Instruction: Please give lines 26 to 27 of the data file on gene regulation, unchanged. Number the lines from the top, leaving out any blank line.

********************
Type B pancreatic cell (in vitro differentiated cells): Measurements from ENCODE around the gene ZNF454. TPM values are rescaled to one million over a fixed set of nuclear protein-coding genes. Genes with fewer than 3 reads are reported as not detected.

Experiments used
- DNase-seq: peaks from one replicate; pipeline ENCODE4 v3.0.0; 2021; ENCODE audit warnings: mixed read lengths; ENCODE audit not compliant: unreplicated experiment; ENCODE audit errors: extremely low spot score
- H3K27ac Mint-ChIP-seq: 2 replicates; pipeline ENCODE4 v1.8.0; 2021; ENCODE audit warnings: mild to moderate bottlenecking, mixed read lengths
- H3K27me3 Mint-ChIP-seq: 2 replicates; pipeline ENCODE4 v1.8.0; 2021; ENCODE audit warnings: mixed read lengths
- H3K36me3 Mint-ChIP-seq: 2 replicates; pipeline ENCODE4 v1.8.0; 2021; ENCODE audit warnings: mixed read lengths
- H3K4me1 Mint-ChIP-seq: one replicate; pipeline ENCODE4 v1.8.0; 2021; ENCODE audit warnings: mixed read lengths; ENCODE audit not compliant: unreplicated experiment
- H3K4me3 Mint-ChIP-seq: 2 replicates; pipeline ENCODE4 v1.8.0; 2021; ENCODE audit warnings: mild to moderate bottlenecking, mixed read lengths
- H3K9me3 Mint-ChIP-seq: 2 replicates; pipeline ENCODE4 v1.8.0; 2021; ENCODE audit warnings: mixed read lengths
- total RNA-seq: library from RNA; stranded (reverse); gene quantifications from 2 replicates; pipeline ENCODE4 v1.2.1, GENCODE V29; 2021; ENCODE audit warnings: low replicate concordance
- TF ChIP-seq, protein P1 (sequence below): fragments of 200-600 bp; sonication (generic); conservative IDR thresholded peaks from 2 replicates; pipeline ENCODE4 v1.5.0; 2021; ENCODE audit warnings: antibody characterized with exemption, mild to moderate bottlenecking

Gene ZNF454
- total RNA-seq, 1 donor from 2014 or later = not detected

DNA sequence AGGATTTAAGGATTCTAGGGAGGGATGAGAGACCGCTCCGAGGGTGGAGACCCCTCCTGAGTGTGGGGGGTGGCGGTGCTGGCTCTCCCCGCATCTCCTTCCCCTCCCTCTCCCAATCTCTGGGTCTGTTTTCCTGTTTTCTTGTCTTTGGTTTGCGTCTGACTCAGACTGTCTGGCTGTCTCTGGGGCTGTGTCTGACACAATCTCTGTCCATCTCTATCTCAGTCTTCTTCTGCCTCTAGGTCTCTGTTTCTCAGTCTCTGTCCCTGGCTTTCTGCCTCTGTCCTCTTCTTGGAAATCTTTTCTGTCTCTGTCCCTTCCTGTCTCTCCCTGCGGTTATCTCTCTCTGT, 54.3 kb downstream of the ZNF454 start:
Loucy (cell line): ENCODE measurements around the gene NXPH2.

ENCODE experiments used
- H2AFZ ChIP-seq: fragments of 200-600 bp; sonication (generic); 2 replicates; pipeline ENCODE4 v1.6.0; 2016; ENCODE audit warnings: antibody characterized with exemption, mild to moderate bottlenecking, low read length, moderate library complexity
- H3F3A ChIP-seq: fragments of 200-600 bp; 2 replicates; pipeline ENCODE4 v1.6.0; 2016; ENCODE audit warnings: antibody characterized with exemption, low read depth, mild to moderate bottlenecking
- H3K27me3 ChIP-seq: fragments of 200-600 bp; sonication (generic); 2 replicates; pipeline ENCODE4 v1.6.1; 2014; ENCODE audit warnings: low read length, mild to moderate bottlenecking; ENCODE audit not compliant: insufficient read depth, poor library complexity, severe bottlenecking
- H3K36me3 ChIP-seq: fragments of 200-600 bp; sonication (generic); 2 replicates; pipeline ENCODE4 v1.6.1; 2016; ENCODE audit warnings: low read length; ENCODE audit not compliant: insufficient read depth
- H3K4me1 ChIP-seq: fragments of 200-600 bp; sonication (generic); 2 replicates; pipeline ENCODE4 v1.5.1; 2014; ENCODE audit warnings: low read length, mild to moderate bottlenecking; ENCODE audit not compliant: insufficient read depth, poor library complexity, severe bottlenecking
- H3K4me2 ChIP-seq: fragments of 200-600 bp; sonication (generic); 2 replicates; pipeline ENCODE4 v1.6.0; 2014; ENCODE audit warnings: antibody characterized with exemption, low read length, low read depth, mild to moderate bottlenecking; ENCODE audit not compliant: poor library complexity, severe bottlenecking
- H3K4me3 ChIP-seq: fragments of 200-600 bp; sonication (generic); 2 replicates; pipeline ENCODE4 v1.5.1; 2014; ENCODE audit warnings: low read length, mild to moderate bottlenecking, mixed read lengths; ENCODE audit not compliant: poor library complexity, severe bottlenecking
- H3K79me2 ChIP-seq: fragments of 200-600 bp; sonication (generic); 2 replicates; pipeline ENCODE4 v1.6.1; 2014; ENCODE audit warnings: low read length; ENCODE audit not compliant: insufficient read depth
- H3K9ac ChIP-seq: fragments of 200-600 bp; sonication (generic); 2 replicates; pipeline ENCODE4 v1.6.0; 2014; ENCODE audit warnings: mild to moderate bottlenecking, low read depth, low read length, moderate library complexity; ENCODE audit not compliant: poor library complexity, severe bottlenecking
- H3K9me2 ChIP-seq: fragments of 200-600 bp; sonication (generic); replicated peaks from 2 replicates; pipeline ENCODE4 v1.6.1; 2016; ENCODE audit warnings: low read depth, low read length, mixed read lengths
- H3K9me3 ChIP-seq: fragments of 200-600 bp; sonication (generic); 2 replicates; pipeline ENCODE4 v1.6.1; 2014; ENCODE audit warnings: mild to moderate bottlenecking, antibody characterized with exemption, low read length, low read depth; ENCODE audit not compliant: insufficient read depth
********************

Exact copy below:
- H3K9me2 ChIP-seq: fragments of 200-600 bp; sonication (generic); replicated peaks from 2 replicates; pipeline ENCODE4 v1.6.1; 2016; ENCODE audit warnings: low read depth, low read length, mixed read lengths
- H3K9me3 ChIP-seq: fragments of 200-600 bp; sonication (generic); 2 replicates; pipeline ENCODE4 v1.6.1; 2014; ENCODE audit warnings: mild to moderate bottlenecking, antibody characterized with exemption, low read length, low read depth; ENCODE audit not compliant: insufficient read depth